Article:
Examining the relationship between U.S. incarceration rates and population health at the county level

Robert R. Weidner, Jennifer Schultz

Research output: Contribution to journalArticlepeer-review

4 Scopus citations


A collateral consequence of mass incarceration in the United States is its negative effects on population health. Using data from 2015, this study examines the relationship between incarceration rates and population health for a national sample of U.S. counties. To obtain unbiased estimates of the effect of incarceration on health, we use multivariate models which account for the endogeneity of incarceration rates when determining their effect on population health by employing an instrumental variable approach where the robust instrumental (exogenous) variable per capita corrections expenditures is used to predict incarceration rate. We then estimate population health outcomes as a function of predicted incarceration rate alongside factors such as public health spending, indicators of health behavior and control variables in models explaining county-level population health. Consistent with findings from prior research on individuals, families and at the state level, results of our analyses indicate that higher levels of incarceration are associated with higher levels of both morbidity (percentage reporting fair or poor health) and mortality (life expectancy). Implications of these findings for health and criminal justice policy, as well as research, are considered.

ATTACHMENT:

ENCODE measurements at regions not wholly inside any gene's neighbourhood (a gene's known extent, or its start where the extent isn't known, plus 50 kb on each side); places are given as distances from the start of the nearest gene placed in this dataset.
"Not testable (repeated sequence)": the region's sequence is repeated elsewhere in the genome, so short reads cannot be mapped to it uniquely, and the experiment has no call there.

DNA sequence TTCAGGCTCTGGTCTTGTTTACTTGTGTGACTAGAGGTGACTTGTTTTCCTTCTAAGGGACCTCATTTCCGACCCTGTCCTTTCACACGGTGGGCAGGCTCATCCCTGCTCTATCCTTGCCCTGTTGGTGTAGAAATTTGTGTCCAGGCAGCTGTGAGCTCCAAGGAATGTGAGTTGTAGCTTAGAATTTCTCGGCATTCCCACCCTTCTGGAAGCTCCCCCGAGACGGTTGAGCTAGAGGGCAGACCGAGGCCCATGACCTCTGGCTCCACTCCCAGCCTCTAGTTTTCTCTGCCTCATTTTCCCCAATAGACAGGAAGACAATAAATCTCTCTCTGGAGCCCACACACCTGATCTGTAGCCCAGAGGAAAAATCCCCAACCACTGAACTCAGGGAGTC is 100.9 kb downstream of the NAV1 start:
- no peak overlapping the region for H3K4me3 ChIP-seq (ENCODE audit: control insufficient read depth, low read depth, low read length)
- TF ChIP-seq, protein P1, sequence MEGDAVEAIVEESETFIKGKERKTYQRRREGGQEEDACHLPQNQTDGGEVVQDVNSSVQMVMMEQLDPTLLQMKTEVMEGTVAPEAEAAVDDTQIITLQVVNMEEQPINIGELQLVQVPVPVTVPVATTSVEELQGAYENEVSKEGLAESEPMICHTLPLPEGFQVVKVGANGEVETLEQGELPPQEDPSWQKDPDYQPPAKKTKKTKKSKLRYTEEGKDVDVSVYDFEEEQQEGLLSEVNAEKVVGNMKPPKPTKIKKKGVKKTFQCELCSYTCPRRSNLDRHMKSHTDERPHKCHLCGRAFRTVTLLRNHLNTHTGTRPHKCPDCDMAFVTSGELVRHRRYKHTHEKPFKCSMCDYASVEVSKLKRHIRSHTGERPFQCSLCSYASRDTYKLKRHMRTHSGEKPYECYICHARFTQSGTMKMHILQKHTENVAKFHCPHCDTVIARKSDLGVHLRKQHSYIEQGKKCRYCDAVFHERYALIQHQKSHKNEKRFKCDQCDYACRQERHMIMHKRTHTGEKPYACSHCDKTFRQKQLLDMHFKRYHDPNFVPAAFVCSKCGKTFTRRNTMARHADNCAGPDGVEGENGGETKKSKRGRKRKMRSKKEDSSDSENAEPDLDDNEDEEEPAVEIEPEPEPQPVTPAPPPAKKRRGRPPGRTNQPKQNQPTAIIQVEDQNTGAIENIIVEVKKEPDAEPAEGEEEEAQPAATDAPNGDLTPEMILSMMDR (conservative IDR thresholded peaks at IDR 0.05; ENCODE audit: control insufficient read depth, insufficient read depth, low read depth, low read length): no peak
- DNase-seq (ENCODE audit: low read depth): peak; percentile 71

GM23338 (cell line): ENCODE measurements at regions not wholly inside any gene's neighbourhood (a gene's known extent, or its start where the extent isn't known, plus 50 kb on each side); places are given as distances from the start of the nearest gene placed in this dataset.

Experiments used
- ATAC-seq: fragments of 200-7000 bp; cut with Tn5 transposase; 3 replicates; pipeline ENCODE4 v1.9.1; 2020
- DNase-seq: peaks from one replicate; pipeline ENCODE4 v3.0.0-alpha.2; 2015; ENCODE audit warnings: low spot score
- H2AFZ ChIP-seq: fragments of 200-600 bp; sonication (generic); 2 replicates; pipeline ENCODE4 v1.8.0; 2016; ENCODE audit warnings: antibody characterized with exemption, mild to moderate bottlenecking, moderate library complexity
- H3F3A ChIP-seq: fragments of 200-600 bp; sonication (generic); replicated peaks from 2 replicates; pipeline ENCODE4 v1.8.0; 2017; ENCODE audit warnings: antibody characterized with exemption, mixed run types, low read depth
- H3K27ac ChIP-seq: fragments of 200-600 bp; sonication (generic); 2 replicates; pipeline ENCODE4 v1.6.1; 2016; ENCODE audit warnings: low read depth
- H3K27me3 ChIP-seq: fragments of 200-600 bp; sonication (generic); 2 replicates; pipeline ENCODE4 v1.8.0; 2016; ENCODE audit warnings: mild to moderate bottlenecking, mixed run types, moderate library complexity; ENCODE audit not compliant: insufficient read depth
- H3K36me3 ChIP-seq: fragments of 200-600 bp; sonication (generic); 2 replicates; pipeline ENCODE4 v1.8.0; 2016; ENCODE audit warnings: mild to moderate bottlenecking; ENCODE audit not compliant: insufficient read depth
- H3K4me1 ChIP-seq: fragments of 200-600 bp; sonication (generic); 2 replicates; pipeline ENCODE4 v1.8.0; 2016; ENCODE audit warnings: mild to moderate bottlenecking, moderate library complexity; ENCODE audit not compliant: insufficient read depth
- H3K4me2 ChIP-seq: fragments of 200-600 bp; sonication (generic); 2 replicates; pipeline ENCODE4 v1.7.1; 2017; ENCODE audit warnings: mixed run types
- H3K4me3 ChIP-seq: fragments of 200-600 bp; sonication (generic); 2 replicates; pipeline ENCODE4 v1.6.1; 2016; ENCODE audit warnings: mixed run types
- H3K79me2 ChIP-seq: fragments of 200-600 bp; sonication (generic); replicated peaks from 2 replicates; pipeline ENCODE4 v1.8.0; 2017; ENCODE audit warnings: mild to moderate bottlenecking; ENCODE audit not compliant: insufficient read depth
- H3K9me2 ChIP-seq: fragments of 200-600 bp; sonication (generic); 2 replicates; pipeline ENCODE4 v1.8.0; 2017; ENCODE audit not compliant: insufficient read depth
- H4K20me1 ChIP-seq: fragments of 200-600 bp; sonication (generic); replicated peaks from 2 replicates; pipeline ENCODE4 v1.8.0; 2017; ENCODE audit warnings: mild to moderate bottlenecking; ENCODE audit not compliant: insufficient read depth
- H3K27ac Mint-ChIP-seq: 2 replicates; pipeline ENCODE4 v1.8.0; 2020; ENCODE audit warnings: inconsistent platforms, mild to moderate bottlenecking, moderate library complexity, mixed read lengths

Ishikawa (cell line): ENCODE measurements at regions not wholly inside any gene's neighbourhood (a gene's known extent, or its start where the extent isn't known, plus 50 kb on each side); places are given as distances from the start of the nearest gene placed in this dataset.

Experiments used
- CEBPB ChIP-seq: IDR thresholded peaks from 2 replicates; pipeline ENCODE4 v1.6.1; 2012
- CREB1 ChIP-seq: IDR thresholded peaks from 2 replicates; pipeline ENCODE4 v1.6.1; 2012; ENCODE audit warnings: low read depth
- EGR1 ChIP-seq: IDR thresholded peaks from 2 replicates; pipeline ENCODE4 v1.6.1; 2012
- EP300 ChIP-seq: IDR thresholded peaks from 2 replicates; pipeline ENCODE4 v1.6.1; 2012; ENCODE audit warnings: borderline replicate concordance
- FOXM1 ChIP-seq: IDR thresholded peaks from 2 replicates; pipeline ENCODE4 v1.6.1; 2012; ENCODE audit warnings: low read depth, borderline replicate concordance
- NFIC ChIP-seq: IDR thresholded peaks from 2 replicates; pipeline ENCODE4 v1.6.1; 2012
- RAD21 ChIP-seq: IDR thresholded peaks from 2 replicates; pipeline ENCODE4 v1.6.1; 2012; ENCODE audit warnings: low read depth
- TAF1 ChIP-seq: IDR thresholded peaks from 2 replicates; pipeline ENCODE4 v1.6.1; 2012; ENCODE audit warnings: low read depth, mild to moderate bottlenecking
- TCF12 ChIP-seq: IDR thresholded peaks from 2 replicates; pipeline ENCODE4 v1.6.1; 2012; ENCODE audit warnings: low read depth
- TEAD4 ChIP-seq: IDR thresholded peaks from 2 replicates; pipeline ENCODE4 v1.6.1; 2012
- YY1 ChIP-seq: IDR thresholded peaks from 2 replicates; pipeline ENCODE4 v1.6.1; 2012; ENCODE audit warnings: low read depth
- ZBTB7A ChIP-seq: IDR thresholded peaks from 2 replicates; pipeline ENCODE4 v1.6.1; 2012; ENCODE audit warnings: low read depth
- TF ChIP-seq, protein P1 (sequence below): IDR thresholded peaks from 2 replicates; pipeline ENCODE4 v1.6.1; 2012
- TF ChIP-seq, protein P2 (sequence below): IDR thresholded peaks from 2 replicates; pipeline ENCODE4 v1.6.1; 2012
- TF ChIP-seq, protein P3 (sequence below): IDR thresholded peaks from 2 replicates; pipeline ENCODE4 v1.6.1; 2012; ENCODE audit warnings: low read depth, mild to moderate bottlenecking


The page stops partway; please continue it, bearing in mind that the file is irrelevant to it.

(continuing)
Original languageEnglish (US)
Article number100466
JournalSSM - Population Health
StatePublished - Dec 2019


  • County health expenditures
  • Health status
  • Incarceration rate
  • Life expectancy
  • Population health
  • United States

PubMed: MeSH publication types

  • Journal Article


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